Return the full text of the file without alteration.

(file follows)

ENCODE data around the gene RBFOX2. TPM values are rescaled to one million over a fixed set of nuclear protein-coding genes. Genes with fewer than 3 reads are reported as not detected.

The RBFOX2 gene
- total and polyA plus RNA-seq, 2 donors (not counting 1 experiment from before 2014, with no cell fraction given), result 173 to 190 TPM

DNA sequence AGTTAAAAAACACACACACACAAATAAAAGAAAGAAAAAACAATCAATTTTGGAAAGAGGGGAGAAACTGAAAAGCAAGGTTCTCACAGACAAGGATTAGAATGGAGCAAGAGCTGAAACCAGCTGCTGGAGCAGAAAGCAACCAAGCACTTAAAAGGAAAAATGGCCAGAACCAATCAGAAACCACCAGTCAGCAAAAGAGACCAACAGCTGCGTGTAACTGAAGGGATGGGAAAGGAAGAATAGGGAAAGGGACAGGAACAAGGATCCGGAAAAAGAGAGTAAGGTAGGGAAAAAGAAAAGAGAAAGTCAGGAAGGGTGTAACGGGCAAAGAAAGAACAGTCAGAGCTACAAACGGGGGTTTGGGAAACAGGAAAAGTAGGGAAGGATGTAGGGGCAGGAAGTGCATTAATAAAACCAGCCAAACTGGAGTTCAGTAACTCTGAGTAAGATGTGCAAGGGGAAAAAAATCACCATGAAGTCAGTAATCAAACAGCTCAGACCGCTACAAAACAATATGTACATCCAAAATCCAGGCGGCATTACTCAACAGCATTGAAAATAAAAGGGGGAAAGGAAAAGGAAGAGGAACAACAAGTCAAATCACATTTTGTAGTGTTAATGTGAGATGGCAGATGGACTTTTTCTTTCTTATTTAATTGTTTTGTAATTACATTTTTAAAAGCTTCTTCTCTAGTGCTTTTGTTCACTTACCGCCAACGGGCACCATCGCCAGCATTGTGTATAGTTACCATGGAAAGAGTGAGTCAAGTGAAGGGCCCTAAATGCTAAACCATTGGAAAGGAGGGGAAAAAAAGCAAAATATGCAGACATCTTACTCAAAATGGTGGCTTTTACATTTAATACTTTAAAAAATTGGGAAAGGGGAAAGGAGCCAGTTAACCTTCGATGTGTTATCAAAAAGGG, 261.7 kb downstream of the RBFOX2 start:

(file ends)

ENCODE data around the gene RBFOX2. TPM values are rescaled to one million over a fixed set of nuclear protein-coding genes. Genes with fewer than 3 reads are reported as not detected.

The RBFOX2 gene
- total and polyA plus RNA-seq, 2 donors (not counting 1 experiment from before 2014, with no cell fraction given), result 173 to 190 TPM

DNA sequence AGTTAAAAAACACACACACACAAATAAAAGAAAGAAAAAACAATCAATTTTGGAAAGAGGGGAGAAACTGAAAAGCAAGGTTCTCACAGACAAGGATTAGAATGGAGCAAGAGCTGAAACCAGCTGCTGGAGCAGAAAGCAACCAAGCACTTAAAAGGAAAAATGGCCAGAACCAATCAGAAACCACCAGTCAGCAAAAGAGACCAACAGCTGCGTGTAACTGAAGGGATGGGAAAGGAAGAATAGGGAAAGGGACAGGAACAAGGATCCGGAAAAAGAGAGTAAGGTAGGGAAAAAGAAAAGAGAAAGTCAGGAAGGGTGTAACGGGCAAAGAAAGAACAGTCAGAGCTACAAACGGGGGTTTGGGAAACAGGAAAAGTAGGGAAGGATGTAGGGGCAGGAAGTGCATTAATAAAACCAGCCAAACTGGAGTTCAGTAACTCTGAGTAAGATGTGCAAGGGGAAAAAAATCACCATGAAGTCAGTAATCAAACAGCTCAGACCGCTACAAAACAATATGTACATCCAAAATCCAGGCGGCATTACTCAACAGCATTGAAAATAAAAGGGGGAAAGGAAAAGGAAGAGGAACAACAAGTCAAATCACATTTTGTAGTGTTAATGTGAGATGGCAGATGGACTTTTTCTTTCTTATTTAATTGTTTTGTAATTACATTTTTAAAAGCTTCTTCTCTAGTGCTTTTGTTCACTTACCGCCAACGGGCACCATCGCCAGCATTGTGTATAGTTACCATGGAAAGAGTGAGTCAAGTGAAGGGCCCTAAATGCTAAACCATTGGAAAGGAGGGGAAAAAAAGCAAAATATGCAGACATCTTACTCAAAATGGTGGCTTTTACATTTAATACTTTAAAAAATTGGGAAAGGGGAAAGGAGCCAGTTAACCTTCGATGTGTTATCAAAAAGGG, 261.7 kb downstream of the RBFOX2 start: